Articles

A double-blind placebo controlled trial of Efamol Marine on skin and joint symptoms of psoriatic arthritis.

Author

Veale DJ, Torley HI, Richards IM, O'Dowd A, Fitzsimons C, Belch JJ, Sturrock RD

Date

10/1994

Journal

Br J Rheumatol

Abstract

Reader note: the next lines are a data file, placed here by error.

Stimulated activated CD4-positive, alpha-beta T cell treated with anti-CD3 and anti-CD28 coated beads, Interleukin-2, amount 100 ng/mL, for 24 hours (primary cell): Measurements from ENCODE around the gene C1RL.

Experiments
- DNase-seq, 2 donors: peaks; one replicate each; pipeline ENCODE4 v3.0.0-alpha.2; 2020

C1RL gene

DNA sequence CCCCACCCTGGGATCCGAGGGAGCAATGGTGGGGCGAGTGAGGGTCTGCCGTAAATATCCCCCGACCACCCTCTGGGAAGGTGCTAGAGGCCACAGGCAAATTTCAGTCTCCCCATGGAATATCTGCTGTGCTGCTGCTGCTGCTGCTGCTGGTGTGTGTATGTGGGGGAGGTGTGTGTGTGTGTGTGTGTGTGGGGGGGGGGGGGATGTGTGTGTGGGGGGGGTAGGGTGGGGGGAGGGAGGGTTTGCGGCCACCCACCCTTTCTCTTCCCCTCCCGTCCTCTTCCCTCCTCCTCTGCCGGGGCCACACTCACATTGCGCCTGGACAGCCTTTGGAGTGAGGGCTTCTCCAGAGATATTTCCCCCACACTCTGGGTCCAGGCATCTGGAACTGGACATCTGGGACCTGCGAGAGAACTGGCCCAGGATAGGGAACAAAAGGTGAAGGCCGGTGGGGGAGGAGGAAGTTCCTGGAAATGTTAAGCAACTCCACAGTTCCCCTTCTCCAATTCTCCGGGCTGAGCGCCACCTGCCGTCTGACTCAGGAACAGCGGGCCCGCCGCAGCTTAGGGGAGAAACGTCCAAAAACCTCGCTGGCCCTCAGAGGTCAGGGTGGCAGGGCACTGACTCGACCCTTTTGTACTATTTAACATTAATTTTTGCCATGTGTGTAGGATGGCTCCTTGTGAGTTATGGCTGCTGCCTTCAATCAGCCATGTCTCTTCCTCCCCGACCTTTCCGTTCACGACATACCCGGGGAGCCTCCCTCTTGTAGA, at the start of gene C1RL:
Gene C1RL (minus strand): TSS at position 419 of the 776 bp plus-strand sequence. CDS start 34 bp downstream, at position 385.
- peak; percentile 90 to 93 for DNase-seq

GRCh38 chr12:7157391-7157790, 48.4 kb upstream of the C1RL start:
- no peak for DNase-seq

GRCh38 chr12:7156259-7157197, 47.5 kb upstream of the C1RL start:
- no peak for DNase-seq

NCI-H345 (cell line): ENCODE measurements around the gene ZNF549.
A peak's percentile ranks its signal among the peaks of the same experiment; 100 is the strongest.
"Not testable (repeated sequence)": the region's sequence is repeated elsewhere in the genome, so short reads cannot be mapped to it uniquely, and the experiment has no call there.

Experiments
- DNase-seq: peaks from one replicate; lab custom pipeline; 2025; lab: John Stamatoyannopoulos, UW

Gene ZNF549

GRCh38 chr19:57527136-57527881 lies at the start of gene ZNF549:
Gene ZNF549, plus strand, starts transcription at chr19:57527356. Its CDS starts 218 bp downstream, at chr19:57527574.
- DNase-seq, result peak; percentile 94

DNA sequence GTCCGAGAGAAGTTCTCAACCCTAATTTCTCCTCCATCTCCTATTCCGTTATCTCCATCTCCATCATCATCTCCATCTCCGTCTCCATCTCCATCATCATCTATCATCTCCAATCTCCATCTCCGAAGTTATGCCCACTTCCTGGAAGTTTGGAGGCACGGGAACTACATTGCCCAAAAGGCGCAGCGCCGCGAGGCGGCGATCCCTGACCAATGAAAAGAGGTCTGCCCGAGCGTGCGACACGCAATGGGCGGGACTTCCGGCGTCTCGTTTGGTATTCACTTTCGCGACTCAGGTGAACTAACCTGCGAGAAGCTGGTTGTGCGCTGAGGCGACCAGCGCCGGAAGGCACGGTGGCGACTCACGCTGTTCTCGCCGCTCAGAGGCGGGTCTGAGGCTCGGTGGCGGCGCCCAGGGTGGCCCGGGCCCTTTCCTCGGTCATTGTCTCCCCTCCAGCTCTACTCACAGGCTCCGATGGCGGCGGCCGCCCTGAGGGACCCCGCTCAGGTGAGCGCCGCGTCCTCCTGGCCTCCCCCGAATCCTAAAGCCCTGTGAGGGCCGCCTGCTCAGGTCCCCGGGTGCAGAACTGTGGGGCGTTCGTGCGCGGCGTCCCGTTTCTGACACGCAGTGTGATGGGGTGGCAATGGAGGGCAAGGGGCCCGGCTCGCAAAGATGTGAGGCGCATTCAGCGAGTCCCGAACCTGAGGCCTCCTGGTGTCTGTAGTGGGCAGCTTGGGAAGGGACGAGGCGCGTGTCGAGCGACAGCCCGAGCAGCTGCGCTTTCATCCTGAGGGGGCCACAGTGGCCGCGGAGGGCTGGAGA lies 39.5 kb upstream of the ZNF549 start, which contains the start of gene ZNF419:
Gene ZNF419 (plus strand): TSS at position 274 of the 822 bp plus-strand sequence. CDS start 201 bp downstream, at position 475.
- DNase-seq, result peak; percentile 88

Fish oil may be beneficial in the treatment of psoriasis and in RA. We examined the potential benefit of Efamol Marine, a combination of evening primrose oil and fish oil in the treatment of 38 patients with PsA. Patients with PsA were entered in a double-blind placebo controlled study and received either 12 Efamol Marine capsules or 12 placebo capsules daily for 9 months. All patients received placebo capsules for a further 3 months. At month 3 of the study patients were asked to reduce their intake of NSAIDs and maintain that decrease provided there was no worsening of their joint symptoms. Clinical assessments of skin and joint disease severity and activity were performed at 0, 1, 3, 6, 9 and 12 months. All measures of skin disease activity including severity, percentage body affected and itch were unchanged by Efamol Marine. The NSAID requirement remained the same between both treatment groups. In addition, there was no change demonstrated in the activity of arthritis as measured by duration of morning stiffness. Ritchie articular index, number of active joints, ESR and CRP. However, a rise in serum TXB2 was observed in the active group during the placebo phase; in addition a fall in leukotriene B4 production occurred during the active phase period followed by a marked rise during the placebo phase suggesting some laboratory documented anti-inflammatory effect. In conclusion, this study suggests that Efamol Marine may alter prostaglandin metabolism in patients with PsA, although it did not produce a clinical improvement and did not allow reduction in NSAID requirement. A larger dose of essential fatty acid may be needed to produce a clinical benefit.